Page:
Let’s say you’re lucky enough to get to take two weeks of vacation away from home each year. Maybe your job sends you to a training session or trade conference for a few days. Then there’s your niece’s wedding, Thanksgiving with the family, a weekend getaway or two with your spouse to the hills — or Las Vegas. For many adults, a typical year may have us sleeping in a hotel room 10-20 nights per year. That’s nothing to sneeze at.
Or more accurately, that’s a lot to sneeze at. Not all hotels can offer plush bathrobes, superb security, and immaculate cleanliness. The reality is that even five-star hotels have been found to harbor plenty of hidden mildew and germs.
However, there are ways to make your home away from home not only more pleasant, but healthier and safer too.
1. Pack your own sheets. If you have any concerns about your hotel’s cleaning practices, pack a queen-size sheet to throw over the bedspread so you’re not exposed to dust mites, germs, or allergens lurking in the cover.
2. Pack a long-sleeved sleep shirt and long sleep pants. Again, if you are concerned about the hygiene of the bedding, reduce contact by wearing body-covering pajamas and light socks to bed.
3. Use your bed for sleeping only. Don’t do work on it, eat on it, and don’t watch movies or TV on it. Not only is that more hygienic, but you’ll likely find it easier to fall asleep that way.
4. Ask for an allergy-free room. Some hotels are now offering rooms that are built and furnished to minimize the amounts of dust mites and other allergens. Even if you don’t have allergies, this might be a good choice for people prone to colds and flus. Other hotels provide allergy packs, including face masks, special pillows, and mattress covers. But you have to ask for them.
5. Choose modern over old. Yes, Victorian bed-and-breakfasts are far superior in terms of charm and personal touches. But they also lead in the amount of allergens and dust you are likely to encounter in the rooms and public sitting areas. So if health is a real concern while traveling, go for good-quality modern hotels.
6. Ask for a room on the third floor or higher. Most thefts occur on the first two floors. Stay below the seventh floor, however; few fire engine ladders can reach above it.
7. Choose a hotel over a motel. This is mostly for safety reasons: Burglaries are easier when your room’s door is quickly accessible from the parking lot. You also get more dirt and allergens coming through the doorway when it opens directly to the outside. You wouldn’t want to sleep eight feet from the front door at home, would you?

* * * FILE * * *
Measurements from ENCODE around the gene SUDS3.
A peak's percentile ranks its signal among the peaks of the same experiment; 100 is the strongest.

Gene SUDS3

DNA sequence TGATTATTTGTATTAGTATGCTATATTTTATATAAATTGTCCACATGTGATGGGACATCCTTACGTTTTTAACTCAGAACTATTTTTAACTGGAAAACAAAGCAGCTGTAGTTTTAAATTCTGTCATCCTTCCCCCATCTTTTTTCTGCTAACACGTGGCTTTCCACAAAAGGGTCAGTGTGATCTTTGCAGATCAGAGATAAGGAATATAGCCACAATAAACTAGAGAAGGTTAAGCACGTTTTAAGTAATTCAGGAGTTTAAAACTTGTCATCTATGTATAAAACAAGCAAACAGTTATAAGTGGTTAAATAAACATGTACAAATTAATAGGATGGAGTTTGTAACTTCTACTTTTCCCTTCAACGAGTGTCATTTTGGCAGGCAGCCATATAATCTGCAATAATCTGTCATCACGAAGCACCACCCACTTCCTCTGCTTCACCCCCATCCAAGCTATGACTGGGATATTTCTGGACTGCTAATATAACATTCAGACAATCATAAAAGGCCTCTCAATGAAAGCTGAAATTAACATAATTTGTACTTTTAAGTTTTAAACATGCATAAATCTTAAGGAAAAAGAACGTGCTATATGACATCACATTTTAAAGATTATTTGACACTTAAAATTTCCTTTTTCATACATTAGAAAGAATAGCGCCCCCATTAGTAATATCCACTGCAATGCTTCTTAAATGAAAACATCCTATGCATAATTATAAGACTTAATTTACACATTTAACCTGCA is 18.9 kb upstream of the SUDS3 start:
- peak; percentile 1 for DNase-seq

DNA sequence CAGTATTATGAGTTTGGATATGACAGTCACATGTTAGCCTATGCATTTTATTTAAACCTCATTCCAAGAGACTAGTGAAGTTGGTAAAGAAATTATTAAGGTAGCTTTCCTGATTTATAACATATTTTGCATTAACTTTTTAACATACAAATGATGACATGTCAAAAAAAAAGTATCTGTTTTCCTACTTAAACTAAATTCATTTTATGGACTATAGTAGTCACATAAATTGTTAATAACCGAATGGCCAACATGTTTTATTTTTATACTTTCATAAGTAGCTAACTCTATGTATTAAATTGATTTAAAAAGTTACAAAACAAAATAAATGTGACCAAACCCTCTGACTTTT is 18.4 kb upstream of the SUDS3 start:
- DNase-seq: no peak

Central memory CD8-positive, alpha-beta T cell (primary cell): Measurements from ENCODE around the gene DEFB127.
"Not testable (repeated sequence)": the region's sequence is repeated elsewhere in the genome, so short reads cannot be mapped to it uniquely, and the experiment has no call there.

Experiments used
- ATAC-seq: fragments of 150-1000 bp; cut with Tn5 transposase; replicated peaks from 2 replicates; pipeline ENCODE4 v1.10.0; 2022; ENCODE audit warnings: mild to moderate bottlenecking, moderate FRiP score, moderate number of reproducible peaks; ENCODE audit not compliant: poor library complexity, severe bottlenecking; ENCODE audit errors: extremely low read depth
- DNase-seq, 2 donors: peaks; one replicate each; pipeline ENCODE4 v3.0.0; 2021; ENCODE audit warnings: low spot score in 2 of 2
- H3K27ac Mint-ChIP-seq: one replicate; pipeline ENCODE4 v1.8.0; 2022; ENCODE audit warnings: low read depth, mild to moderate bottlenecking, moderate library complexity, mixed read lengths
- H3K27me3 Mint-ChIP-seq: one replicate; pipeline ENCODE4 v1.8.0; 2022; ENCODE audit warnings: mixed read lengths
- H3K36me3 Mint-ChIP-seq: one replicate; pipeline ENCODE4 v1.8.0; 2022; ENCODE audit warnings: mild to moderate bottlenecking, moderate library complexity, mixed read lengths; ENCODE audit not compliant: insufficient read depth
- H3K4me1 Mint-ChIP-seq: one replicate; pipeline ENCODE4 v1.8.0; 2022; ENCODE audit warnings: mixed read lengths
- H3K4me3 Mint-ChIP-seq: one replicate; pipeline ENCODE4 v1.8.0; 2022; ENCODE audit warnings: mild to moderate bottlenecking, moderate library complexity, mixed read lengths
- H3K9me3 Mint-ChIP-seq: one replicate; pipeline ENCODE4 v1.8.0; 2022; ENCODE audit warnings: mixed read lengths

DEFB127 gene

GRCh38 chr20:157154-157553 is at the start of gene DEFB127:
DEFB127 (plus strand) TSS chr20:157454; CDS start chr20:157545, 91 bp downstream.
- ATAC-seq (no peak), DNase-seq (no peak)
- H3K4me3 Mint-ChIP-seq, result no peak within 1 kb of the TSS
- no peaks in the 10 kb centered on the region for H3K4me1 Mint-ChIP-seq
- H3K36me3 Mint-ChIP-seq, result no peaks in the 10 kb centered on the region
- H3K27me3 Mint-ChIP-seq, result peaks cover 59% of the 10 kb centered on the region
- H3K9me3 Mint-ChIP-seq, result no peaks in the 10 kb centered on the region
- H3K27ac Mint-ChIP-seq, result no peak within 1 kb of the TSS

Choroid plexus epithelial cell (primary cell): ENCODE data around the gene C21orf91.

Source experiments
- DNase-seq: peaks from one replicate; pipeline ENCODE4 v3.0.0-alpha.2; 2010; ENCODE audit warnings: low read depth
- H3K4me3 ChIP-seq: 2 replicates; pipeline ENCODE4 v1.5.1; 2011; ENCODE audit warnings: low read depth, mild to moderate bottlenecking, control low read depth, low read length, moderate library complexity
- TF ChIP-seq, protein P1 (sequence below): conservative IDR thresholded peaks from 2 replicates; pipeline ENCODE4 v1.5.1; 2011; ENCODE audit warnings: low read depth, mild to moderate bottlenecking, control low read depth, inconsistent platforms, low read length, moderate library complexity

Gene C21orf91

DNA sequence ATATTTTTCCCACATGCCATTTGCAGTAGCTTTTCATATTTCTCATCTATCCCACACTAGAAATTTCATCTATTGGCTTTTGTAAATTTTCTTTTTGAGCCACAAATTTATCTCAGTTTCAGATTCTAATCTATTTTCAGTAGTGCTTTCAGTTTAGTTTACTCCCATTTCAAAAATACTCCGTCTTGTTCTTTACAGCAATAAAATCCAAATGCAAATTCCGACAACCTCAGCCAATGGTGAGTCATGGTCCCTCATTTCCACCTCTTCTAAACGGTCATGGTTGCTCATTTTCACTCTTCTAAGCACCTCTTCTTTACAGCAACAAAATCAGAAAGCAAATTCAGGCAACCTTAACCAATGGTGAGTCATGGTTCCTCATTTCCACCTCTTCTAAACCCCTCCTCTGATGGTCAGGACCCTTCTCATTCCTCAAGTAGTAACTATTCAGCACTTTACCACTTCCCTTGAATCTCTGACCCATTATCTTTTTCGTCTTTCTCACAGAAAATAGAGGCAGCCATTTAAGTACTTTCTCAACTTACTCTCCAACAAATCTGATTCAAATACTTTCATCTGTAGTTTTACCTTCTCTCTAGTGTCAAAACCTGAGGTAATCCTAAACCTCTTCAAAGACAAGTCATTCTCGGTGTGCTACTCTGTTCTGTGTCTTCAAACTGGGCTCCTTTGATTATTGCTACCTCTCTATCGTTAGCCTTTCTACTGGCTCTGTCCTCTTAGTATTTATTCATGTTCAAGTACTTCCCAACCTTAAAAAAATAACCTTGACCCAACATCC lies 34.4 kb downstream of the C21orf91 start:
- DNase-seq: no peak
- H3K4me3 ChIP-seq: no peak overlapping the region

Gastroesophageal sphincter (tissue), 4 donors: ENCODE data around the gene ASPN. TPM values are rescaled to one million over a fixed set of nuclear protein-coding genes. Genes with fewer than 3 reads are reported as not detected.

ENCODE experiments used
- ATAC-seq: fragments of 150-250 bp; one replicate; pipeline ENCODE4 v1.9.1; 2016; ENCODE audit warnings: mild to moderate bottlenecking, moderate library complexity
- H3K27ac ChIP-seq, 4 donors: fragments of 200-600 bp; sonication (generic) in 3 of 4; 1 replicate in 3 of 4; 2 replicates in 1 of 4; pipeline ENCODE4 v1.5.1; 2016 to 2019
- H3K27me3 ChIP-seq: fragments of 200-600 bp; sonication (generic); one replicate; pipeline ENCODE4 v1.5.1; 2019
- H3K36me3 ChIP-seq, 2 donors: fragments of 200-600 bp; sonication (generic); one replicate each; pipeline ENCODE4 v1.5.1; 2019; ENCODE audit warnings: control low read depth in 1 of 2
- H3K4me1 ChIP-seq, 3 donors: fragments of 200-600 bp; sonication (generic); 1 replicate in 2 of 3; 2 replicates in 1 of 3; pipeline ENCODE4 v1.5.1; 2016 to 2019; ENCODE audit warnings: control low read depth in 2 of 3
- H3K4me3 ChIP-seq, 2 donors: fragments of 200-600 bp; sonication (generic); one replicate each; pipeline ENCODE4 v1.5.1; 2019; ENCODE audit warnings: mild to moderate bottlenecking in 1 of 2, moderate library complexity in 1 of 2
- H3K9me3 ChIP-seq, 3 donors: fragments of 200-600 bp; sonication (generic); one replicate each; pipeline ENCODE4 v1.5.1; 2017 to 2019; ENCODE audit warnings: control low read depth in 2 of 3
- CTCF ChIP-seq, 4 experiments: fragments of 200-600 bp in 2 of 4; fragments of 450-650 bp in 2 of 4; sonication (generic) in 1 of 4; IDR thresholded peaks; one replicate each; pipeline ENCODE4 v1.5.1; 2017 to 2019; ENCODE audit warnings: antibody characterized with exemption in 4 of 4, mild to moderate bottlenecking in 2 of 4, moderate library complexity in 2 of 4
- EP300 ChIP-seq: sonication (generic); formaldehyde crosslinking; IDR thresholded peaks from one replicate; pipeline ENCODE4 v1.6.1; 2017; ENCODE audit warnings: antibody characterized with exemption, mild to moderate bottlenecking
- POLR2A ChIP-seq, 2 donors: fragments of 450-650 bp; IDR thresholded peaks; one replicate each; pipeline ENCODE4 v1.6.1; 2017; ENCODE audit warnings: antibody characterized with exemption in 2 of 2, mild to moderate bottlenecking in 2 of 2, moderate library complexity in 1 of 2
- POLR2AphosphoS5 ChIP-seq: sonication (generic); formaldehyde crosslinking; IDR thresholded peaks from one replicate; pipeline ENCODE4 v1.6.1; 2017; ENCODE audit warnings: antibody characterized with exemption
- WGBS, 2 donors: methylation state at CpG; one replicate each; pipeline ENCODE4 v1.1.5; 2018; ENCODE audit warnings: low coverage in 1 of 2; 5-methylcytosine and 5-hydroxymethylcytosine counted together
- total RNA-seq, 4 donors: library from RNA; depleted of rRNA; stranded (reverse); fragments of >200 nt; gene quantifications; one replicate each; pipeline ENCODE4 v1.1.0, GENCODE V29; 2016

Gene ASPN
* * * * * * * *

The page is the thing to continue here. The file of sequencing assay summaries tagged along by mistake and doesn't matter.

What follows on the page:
8. If you’re going to be staying for several days, book a hotel with a pool or exercise room — and use them. Exercising will exorcise the traveler’s stiffness from your body and burn off some of the calories from that breakfast buffet, business lunch, or wedding cake.
9. Split your breakfast and lunch schedules in two. Use half for eating and the other half for walking outside. Just like you should be doing at work.
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10. Check the bed for bedbugs before you unpack. Have you ever woken up in a hotel room, felt itchy, and assumed you’d been bitten by mosquitoes in your sleep? It might have been bedbugs. Growing pesticide resistance has resulted in outbreaks of bedbugs in even some of the best hotels. These brown bugs, which are the size of an apple seed, can leave itchy welts on the skin. One veteran traveler suggests pulling back the comforter quickly and watching closely to see if any bugs scamper. Also look for bloodstains on pillows or mattress liners and carefully check the seams of mattresses. If you see anything suspicious, ask for another room — then repeat the process. Even if you don’t find any bugs, move the bed away from the wall, tuck in the sheets, and keep the blanket from touching the floor. Just in case!